A world with an unlimited supply of transplant tissue is on its way,” says Ray Blanco with his take on the recent news that science has taken a huge step closer toward transplanting pig organs in humans.

First, the numbers: “Some 20,000 people have received a transplant this year from nearly 10,000 donors,” Ray tells us. “But we’re suffering from a major organ shortage… and the deficit keeps growing over time.”

high demand low supply chart

So why pigs? “Pigs have all the same organs that humans have, and their size and structure are remarkably similar,” says Ray. And if science can edit pig genes so the human body won’t reject them, “We could create a new source of working organs for sick humans.”

The breakthrough that made headlines a few days ago is based on something we mentioned awhile back called CRISPR — a gene editing mechanism discovered in bacteria in 2012.

“Researchers have edited one gene sequence responsible for a retrovirus and raised pigs without them,” Ray explains. “One day, they might be able to edit all genes responsible for tissue rejection.

“This advance of gene-editing technology isn’t going away, and enormously profitable new therapies will emerge from current research.” Ray already has readers of Technology Profits Confidential in one gene-editing name… and he has his eye out for more.

And now we present our candidate for the “Whiskey Tango Foxtrot” financial moment of 2017 — Treasury Secretary Steve Mnuchin’s visit yesterday to Fort Knox, Kentucky.

Steven Mnuchin tweet

But before his visit, he made light of matters in a talk to the Louisville Chamber of Commerce — even invoking his past as a Hollywood producer. “I assume the gold is still there,” he said. “It would really be quite a movie if we walked in and there was no gold.”

The rest of the speech was equally bizarre. “We have approximately $200 billion of gold at Fort Knox,” he said. “The last time anybody went in to see the gold, other than the Fort Knox people, was in 1974 when there was a congressional visit. And the last time it was counted was actually in 1953.”

So why is he the first Treasury secretary to pay a visit in over 60 years? What’s the occasion? Why now? Silence.

It gets better. Mnuchin’s wife, the actress Louise Linton, posted a photo of her arrival in Kentucky on Instagram…

Mnuchin's wife tweet

The post didn’t exactly “break the internet,” to use a well-worn phrase… but it did make a small dent. “Glad we could pay for your little getaway,” said one commenter.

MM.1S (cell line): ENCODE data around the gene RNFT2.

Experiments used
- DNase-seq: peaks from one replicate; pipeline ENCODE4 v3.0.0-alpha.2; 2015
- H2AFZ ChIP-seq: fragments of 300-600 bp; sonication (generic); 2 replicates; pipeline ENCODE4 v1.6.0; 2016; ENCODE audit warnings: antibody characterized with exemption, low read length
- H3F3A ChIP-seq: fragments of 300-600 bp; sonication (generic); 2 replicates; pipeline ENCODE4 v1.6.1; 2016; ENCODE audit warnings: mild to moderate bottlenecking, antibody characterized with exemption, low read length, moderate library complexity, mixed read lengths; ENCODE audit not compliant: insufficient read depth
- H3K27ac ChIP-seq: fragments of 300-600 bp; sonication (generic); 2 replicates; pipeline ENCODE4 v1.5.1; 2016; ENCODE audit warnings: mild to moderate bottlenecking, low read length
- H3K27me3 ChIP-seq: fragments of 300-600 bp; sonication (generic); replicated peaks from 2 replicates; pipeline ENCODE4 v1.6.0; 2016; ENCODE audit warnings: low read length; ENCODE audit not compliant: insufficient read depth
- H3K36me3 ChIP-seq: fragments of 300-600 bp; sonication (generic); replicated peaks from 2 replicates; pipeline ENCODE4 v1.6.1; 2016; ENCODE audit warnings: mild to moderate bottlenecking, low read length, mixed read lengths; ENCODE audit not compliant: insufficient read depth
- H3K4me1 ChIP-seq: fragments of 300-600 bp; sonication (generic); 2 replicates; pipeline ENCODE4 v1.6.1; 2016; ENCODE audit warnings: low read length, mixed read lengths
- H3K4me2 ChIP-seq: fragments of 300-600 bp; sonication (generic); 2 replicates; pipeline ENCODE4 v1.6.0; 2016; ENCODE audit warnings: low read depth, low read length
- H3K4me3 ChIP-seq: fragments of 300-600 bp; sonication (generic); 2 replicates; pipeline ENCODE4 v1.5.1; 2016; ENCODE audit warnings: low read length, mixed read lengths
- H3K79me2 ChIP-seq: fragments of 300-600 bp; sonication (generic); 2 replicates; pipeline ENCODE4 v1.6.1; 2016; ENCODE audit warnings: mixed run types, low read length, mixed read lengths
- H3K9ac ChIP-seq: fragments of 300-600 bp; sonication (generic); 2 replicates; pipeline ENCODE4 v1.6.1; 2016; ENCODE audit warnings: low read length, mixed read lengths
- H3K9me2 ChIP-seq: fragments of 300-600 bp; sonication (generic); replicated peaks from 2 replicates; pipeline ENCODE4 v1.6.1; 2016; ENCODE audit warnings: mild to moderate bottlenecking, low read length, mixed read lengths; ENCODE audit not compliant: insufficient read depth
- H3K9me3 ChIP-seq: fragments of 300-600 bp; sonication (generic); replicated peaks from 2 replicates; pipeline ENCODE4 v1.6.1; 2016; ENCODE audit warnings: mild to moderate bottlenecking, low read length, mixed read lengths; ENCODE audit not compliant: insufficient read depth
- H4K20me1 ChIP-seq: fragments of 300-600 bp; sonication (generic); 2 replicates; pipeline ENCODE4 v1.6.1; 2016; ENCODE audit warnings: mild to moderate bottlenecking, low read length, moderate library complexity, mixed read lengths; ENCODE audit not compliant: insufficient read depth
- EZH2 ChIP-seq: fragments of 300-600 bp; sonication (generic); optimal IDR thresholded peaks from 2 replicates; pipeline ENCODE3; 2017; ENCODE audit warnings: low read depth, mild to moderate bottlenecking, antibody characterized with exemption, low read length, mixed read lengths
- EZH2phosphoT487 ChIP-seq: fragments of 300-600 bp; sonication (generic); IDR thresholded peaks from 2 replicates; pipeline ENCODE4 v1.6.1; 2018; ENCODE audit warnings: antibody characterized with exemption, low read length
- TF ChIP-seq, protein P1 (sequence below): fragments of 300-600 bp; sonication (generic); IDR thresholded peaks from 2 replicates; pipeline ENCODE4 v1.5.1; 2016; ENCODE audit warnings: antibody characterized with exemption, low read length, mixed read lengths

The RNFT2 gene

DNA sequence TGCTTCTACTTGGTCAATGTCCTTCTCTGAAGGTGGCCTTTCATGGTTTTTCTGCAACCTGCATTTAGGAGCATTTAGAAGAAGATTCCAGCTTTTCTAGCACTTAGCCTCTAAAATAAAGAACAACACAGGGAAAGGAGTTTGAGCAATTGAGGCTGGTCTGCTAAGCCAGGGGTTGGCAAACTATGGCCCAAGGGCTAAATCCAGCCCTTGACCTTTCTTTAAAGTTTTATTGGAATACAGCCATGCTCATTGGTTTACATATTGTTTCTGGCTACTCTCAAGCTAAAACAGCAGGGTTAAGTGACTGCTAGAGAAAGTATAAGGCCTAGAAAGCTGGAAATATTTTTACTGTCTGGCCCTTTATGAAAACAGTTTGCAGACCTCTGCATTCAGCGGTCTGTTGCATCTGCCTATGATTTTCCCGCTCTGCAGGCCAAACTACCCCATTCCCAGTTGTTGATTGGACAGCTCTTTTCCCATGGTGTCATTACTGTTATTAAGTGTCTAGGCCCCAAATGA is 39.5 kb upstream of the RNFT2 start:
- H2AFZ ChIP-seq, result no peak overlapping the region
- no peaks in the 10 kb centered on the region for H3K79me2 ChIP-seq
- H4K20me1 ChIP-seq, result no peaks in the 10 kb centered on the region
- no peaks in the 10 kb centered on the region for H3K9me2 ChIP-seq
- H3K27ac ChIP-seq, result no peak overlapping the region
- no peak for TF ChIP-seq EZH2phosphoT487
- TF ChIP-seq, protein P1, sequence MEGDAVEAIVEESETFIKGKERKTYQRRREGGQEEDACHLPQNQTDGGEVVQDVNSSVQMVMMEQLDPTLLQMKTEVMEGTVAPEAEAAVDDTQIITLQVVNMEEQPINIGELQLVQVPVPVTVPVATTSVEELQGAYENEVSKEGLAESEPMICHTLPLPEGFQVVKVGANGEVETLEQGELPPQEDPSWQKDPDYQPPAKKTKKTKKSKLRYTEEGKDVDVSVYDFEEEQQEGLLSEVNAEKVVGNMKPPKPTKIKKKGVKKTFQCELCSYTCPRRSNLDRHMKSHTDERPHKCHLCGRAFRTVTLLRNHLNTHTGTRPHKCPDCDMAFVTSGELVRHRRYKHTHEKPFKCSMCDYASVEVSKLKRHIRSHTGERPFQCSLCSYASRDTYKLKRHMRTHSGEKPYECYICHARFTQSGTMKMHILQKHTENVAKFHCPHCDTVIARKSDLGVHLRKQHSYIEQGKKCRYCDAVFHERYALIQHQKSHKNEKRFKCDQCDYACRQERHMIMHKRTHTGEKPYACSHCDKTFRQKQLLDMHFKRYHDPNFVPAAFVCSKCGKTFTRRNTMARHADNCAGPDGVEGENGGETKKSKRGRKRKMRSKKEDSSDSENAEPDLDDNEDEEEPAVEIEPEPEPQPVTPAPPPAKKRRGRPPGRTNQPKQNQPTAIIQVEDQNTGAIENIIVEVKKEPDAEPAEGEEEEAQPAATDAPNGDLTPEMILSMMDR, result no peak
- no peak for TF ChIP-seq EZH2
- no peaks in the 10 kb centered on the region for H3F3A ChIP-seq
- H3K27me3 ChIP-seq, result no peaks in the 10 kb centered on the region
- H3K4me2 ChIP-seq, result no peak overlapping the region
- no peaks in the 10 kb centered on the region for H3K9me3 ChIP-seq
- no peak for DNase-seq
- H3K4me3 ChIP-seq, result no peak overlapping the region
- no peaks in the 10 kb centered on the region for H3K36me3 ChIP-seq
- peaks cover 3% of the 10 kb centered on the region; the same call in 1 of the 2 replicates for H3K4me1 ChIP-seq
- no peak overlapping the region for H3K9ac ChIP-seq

Linton responded: “Aw. Did you think this was a personal trip?! Adorable! Do you think the US govt paid for our honeymoon or personal travel?! Lololol.”

The Washington Post tells us Treasury secretaries typically fly commercial within the United States. But the Treasury Department says Linton’s travel costs were covered by the couple, not the government.

Anyway, if Linton had left her remarks at that, none of us would have noticed or cared. But no, she went on: “Have you given more to the economy than me and my husband? Either as an individual earner in taxes OR in self sacrifice to your country? I’m pretty sure we paid more taxes toward our day ‘trip’ than you did. Pretty sure the amount we sacrifice per year is a lot more than you’d be willing to sacrifice if the choice was yours.”

Just. Wow.

Between the two of them, their backgrounds are in government, Wall Street and Hollywood. The first two of those activities are parasitic and the third is superfluous. But Ms. Linton would have you believe she and her husband are heroes out of Atlas Shrugged. Breathtaking…

To the mailbag: “In responding to your correspondent questioning the ‘worth’ of bitcoin, you suggested that it might be ‘an entirely new paradigm of transaction,’ which to me sounds an awful lot like a euphemism for ‘This time it’s different.’”

The 5: New paradigms are different. They break historical molds.

John McAfee, who we mentioned here last week, likens the advent of the blockchain to the advent of agriculture: “Prior to this adoption, the great thinkers within society struggled with how to determine when to break camp and move to more fruitful lands, how to limit the size of a village so that sheer numbers did not quickly deplete the available food in a new area and how to design lodging so that could be quickly dismantled for a sudden move.

“Imagine how these great thinkers must have struggled to comprehend a world in which the village never moved; where the size of the village was inconsequential; and where lodging was constructed of immovable stone. There would be nothing in their contextual understanding of their culture that would allow them to comprehend the end product of the emerging new world.”

Likewise, it’s hard for us to conceive of a world with a currency that’s not “intermediated” by bankers and the like. But McAfee says that’s the power of the blockchain — “a tool capable of melding ‘decentralized’ and ‘distributed’ into a single unit within which no central authority whatsoever was necessary. The distributed ledger, maintained by no one, accessible to all and validated by consensus is the tool the world has been waiting for.”

We don’t know whether McAfee is right. But we think we’d be foolish to dismiss the idea out of hand…

Best regards,

Dave Gonigam
The 5 Min. Forecast